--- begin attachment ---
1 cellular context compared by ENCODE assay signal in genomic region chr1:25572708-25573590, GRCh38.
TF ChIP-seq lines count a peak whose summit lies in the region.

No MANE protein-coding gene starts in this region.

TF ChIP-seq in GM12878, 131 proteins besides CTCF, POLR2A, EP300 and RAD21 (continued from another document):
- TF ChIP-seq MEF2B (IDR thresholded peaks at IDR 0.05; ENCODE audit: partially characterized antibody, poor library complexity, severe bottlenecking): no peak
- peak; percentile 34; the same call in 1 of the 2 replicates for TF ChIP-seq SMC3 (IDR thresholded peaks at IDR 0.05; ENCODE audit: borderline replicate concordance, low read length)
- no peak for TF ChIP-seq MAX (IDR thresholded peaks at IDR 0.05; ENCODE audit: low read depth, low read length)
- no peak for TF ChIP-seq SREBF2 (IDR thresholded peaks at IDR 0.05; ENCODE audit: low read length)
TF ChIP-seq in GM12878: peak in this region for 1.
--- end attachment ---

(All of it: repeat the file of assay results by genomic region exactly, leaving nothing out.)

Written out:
1 cellular context compared by ENCODE assay signal in genomic region chr1:25572708-25573590, GRCh38.
TF ChIP-seq lines count a peak whose summit lies in the region.

No MANE protein-coding gene starts in this region.

TF ChIP-seq in GM12878, 131 proteins besides CTCF, POLR2A, EP300 and RAD21 (continued from another document):
- TF ChIP-seq MEF2B (IDR thresholded peaks at IDR 0.05; ENCODE audit: partially characterized antibody, poor library complexity, severe bottlenecking): no peak
- peak; percentile 34; the same call in 1 of the 2 replicates for TF ChIP-seq SMC3 (IDR thresholded peaks at IDR 0.05; ENCODE audit: borderline replicate concordance, low read length)
- no peak for TF ChIP-seq MAX (IDR thresholded peaks at IDR 0.05; ENCODE audit: low read depth, low read length)
- no peak for TF ChIP-seq SREBF2 (IDR thresholded peaks at IDR 0.05; ENCODE audit: low read length)
TF ChIP-seq in GM12878: peak in this region for 1.